I actually think that’s why I became mostly a menswear designer and not a womenswear designer. I love all the commonplaces: the Wall Street guy, the biker guy, the football guys, the skaters, the goths, the New Wave guys. A man always needs to belong to someone, somewhere, or something. Just recently, I realized again how male stereotypes are related to an activity and how that activity gives a lot of rules. It’s really very reassuring.

What club are you in?

Well, I am obviously in the fashion club, which is 
a world on its own. But I am not a dancing-on-the-table guy. I feel the most comfortable with the scene I was brought up in – the Antwerp scene, which is a more recluse, darker, intimate scene.

What’s the soundtrack of that scene?

New Wave. Techno.

Who are your male style icons?

I hate the notion of that.

Your favorite color for men?


Your favorite fabric or material for men?

Wool mohair. I love mohair. It’s very nervous, but at the same time, it keeps its shape.

What is fashion for men today about?

We all declare to be leading very active lives. In contrast, tailoring is not exactly the type of clothing you have the most freedom of movement in. For me, fashion today
 is about making pieces that combine those two worlds. My focus now is to make jackets that are fitted to the body and to really study the armhole and the shoulder- line, so you can move your arm even if it’s a skinny sleeve. Reality is my playground. I have customers that take off their jackets but keep their pants on, so I need to make sure I can design pants that work on their own. A great silhouette is worth nothing if the single pieces don’t work on their own.

In the current Dior Homme Winter 2017/2018 campaign, the model is Dave Gahan, who is 55 years old. Dior Homme is not the only brand advertising with aged men these days. Are men – in contrast to boys – back in fashion?

For me, men are always in fashion.

Not many designers have remained at the helm of a major house for an entire decade. What’s your secret, Kris?

Hard work.

And what’s next for you?

Hard work.

Fashion 117Dior Homme 1
kris van assche

Published in

Issue #33 — Winter 2017/18BERLIN KIDZ

032c Issue 33 – Winter 2017/18 “Berlin Kidz”

How do you write in an age of anger? By using text as a weapon to deface the establishment.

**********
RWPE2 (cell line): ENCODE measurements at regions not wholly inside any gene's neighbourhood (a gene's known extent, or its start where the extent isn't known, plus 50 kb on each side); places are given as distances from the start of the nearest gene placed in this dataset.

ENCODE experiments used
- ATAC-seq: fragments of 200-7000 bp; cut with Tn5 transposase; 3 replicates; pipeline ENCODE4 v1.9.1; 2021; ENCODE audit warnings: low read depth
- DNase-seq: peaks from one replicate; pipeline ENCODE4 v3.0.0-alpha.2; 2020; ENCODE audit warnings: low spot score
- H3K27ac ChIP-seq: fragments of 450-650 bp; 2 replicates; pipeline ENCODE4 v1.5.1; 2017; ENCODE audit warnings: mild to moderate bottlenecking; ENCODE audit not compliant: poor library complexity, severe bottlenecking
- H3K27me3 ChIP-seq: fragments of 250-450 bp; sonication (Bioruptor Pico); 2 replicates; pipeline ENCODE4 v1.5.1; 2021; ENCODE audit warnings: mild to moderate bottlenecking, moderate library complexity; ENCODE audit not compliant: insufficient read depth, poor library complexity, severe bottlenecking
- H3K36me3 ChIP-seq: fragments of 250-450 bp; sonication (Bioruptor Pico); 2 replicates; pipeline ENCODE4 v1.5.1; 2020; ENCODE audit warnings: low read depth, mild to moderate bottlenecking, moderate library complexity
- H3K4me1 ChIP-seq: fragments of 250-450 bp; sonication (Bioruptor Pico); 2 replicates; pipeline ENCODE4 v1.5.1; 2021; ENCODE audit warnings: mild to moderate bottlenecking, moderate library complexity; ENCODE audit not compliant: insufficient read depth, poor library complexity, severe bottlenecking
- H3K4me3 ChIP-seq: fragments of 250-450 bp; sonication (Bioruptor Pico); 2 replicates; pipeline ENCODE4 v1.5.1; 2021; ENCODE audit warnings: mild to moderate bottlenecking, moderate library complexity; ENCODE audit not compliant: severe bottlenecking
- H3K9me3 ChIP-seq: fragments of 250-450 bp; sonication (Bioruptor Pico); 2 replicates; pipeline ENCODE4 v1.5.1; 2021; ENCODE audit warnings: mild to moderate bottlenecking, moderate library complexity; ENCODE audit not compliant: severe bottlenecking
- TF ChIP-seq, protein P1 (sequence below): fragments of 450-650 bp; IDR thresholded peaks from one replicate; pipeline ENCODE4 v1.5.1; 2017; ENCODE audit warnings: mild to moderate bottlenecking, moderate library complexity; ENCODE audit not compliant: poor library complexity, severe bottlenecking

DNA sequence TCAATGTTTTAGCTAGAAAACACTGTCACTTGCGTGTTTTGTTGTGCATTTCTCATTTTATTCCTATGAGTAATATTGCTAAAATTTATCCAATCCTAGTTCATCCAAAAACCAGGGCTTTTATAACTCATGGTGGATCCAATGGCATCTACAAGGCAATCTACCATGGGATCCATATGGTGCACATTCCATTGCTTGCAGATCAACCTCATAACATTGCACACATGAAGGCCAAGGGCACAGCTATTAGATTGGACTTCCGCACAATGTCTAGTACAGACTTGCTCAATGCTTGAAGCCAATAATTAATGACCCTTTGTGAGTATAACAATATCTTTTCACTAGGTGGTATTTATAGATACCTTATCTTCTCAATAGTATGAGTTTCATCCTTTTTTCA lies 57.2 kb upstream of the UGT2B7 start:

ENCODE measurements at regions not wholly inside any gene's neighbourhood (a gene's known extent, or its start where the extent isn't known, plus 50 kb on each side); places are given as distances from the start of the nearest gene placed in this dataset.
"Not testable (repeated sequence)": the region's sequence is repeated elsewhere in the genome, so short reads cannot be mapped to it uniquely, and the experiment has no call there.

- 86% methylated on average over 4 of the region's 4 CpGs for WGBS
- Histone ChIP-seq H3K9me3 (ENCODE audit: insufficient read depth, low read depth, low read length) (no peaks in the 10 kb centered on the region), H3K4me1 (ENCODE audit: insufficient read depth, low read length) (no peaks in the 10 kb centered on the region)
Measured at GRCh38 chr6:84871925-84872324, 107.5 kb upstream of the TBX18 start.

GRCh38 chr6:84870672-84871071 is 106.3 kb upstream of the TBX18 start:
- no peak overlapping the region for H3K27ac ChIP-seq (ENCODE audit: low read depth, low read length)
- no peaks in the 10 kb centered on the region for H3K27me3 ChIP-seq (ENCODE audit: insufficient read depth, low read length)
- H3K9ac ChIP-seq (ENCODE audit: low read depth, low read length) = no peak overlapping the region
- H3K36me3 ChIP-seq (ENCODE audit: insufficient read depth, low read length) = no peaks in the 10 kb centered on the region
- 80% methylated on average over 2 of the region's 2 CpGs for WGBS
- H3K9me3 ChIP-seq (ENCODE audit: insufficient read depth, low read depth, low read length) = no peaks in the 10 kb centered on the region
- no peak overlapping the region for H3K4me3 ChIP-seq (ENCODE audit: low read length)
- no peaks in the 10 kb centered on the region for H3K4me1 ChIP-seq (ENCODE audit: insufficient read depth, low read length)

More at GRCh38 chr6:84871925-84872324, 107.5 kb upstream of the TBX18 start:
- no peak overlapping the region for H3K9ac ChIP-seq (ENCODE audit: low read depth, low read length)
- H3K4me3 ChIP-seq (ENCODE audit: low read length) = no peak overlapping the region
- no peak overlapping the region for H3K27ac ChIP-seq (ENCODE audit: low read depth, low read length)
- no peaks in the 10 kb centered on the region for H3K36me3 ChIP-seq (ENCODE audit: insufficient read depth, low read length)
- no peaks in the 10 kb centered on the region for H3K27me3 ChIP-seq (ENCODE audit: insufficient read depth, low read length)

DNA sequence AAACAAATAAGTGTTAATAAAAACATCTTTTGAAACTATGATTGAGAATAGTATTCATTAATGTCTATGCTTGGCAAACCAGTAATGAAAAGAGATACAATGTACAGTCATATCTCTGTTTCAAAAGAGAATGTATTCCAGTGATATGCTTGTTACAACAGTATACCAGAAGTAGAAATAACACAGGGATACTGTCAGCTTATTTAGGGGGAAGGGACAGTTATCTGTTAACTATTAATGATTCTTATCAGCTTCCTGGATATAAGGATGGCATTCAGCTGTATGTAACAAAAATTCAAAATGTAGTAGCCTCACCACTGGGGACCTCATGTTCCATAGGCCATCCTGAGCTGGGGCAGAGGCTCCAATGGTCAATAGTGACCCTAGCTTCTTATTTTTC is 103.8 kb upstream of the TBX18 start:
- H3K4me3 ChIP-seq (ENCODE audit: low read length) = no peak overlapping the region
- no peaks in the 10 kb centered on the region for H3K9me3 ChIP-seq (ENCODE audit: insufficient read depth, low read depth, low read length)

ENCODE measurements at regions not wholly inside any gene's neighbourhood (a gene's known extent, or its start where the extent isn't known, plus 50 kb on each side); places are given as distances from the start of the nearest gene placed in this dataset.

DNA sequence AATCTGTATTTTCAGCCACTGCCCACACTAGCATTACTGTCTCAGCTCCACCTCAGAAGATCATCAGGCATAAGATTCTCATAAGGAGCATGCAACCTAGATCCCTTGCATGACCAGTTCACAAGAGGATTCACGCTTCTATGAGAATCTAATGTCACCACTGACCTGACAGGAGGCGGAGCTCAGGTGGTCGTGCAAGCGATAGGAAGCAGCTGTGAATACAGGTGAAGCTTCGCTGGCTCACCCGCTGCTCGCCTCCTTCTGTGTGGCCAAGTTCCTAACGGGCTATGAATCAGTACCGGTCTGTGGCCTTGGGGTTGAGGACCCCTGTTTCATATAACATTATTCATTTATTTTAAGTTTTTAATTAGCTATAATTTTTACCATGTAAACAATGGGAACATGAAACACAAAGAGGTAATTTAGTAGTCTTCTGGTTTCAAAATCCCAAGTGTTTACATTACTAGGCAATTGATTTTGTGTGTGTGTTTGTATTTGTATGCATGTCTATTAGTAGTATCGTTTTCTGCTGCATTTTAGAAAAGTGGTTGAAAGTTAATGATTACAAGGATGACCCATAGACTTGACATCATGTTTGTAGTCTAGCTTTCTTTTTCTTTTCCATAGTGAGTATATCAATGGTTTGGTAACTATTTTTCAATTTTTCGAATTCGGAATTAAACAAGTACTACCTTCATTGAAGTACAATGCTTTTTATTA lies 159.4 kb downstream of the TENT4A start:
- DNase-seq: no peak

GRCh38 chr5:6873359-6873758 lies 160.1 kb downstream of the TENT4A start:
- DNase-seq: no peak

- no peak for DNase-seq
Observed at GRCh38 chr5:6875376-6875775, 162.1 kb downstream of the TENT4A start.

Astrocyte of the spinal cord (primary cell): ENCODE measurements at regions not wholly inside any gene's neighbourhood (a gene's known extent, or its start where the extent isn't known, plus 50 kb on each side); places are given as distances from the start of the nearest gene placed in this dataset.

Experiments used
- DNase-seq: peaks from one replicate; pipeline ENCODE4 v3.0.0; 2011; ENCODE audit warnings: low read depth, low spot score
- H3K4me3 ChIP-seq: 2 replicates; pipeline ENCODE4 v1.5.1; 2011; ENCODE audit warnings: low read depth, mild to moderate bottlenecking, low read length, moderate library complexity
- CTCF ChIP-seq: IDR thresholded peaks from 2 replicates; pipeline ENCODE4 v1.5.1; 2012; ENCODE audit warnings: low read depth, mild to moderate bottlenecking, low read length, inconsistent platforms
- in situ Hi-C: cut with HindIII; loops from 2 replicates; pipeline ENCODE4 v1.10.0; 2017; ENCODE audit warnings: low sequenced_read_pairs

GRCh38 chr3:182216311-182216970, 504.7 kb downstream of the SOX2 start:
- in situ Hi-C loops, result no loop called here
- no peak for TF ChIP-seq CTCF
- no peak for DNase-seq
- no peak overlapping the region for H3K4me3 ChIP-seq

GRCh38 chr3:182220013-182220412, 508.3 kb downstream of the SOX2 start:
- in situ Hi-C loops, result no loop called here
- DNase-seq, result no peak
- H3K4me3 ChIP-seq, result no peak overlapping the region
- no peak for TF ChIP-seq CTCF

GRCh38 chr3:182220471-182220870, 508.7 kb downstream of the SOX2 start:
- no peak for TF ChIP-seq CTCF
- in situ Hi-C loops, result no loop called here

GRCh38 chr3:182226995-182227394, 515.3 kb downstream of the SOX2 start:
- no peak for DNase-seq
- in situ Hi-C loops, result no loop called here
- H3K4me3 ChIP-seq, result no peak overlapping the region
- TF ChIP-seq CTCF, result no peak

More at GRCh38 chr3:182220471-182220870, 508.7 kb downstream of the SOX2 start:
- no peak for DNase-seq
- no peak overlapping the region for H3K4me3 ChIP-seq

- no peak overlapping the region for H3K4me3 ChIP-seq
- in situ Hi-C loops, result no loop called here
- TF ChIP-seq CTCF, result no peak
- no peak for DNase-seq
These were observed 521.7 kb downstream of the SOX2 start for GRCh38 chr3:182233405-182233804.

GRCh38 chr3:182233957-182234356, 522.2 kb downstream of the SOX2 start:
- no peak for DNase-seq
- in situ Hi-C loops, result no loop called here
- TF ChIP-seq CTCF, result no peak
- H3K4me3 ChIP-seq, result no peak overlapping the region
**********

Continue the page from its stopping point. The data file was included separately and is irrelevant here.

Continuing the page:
This is lesson number one of this issue’s dossier BERLIN KIDZ, which follows the anonymous group of graffiti writers, videographers, and train-surfers to the highest points in the German capital. Meanwhile in New Jersey, FRANK OCEAN lives out his exile on Main Street and receives a fresh glow from PETRA COLLINS and ALEX NEEDHAM. In two 032c archeological expeditions, MARIO TESTINO explores the shores of Pompeii, while KATERINA JEBB visits BALTHUS’s Grand Chalet for an editorial posthumously narrated by a conversation between the late painter and DAVID BOWIE. We delve into the psyche (and country home) of artist JORDAN WOLFSON and escape a Parisian hospital with JACKIE NICKERSON. Writer PANKAJ MISHRA explains why embarking on modernity was such a risky project and how we ended up in an “Age of Anger.” In a chilling personal essay, CEO MATHIAS DÖPFNER recounts his travels to the Nazi Death Camps in Poland. DANIEL RICHTER and LUDWIG LUGMEIER perform a séance on Jewish exile, Al Capone bodyguard, and lost modernist JACK BILBO, whilePIERRE-ANGE CARLOTTI imagines the death metal cowboys of Botswana in Berlin. We speak with ABRA, BJARKE INGELS, TACO, and JULIANA HUXTABLE, and last but not least, KRIS VAN ASSCHE, who tells us what it means to be an Homme on the occasion of his ten year anniversary as artistic director of Dior.

Also included with the issue are sticker pages featuring designs by AMBUSH, Geoff McFetridge, J.W. Anderson, SSS World Corp, Wes Lang, and Virgil Abloh c/o OFF-WHITE.


Learn more about the issue below: